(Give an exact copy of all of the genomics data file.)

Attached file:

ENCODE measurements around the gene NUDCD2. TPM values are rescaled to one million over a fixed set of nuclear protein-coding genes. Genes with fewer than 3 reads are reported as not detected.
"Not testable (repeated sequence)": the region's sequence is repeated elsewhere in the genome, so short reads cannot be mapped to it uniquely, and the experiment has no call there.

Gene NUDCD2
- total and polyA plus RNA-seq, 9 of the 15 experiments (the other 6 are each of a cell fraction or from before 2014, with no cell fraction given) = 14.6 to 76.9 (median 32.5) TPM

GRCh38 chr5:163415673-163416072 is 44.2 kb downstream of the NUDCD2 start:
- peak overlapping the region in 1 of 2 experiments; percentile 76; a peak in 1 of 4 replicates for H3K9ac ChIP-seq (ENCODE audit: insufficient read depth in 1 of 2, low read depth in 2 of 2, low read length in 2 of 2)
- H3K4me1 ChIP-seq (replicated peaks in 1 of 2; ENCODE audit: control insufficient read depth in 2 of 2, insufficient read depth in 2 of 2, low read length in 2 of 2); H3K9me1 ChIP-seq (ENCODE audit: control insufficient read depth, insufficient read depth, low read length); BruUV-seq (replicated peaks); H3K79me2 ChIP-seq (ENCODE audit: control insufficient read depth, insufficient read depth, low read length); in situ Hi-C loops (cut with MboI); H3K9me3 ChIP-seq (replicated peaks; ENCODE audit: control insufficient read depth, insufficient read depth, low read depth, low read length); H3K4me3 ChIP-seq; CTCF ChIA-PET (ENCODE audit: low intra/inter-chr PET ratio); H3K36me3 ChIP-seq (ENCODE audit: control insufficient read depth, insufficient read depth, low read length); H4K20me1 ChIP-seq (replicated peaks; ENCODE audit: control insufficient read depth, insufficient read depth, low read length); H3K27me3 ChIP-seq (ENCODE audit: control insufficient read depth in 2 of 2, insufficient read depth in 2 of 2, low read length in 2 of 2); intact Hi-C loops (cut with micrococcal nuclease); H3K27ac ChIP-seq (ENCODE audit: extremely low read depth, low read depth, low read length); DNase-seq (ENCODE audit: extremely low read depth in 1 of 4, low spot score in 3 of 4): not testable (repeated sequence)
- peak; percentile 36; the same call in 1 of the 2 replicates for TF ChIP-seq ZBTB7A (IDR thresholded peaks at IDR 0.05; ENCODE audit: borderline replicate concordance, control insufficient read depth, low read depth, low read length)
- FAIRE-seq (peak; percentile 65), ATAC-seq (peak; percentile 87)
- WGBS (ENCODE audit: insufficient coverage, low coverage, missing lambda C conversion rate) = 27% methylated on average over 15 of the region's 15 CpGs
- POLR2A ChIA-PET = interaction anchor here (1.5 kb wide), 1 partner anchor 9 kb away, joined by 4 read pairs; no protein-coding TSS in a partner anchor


ENCODE measurements around the gene NUDCD2. TPM values are rescaled to one million over a fixed set of nuclear protein-coding genes. Genes with fewer than 3 reads are reported as not detected.
"Not testable (repeated sequence)": the region's sequence is repeated elsewhere in the genome, so short reads cannot be mapped to it uniquely, and the experiment has no call there.

Gene NUDCD2
- total and polyA plus RNA-seq, 9 of the 15 experiments (the other 6 are each of a cell fraction or from before 2014, with no cell fraction given) = 14.6 to 76.9 (median 32.5) TPM

GRCh38 chr5:163415673-163416072 is 44.2 kb downstream of the NUDCD2 start:
- peak overlapping the region in 1 of 2 experiments; percentile 76; a peak in 1 of 4 replicates for H3K9ac ChIP-seq (ENCODE audit: insufficient read depth in 1 of 2, low read depth in 2 of 2, low read length in 2 of 2)
- H3K4me1 ChIP-seq (replicated peaks in 1 of 2; ENCODE audit: control insufficient read depth in 2 of 2, insufficient read depth in 2 of 2, low read length in 2 of 2); H3K9me1 ChIP-seq (ENCODE audit: control insufficient read depth, insufficient read depth, low read length); BruUV-seq (replicated peaks); H3K79me2 ChIP-seq (ENCODE audit: control insufficient read depth, insufficient read depth, low read length); in situ Hi-C loops (cut with MboI); H3K9me3 ChIP-seq (replicated peaks; ENCODE audit: control insufficient read depth, insufficient read depth, low read depth, low read length); H3K4me3 ChIP-seq; CTCF ChIA-PET (ENCODE audit: low intra/inter-chr PET ratio); H3K36me3 ChIP-seq (ENCODE audit: control insufficient read depth, insufficient read depth, low read length); H4K20me1 ChIP-seq (replicated peaks; ENCODE audit: control insufficient read depth, insufficient read depth, low read length); H3K27me3 ChIP-seq (ENCODE audit: control insufficient read depth in 2 of 2, insufficient read depth in 2 of 2, low read length in 2 of 2); intact Hi-C loops (cut with micrococcal nuclease); H3K27ac ChIP-seq (ENCODE audit: extremely low read depth, low read depth, low read length); DNase-seq (ENCODE audit: extremely low read depth in 1 of 4, low spot score in 3 of 4): not testable (repeated sequence)
- peak; percentile 36; the same call in 1 of the 2 replicates for TF ChIP-seq ZBTB7A (IDR thresholded peaks at IDR 0.05; ENCODE audit: borderline replicate concordance, control insufficient read depth, low read depth, low read length)
- FAIRE-seq (peak; percentile 65), ATAC-seq (peak; percentile 87)
- WGBS (ENCODE audit: insufficient coverage, low coverage, missing lambda C conversion rate) = 27% methylated on average over 15 of the region's 15 CpGs
- POLR2A ChIA-PET = interaction anchor here (1.5 kb wide), 1 partner anchor 9 kb away, joined by 4 read pairs; no protein-coding TSS in a partner anchor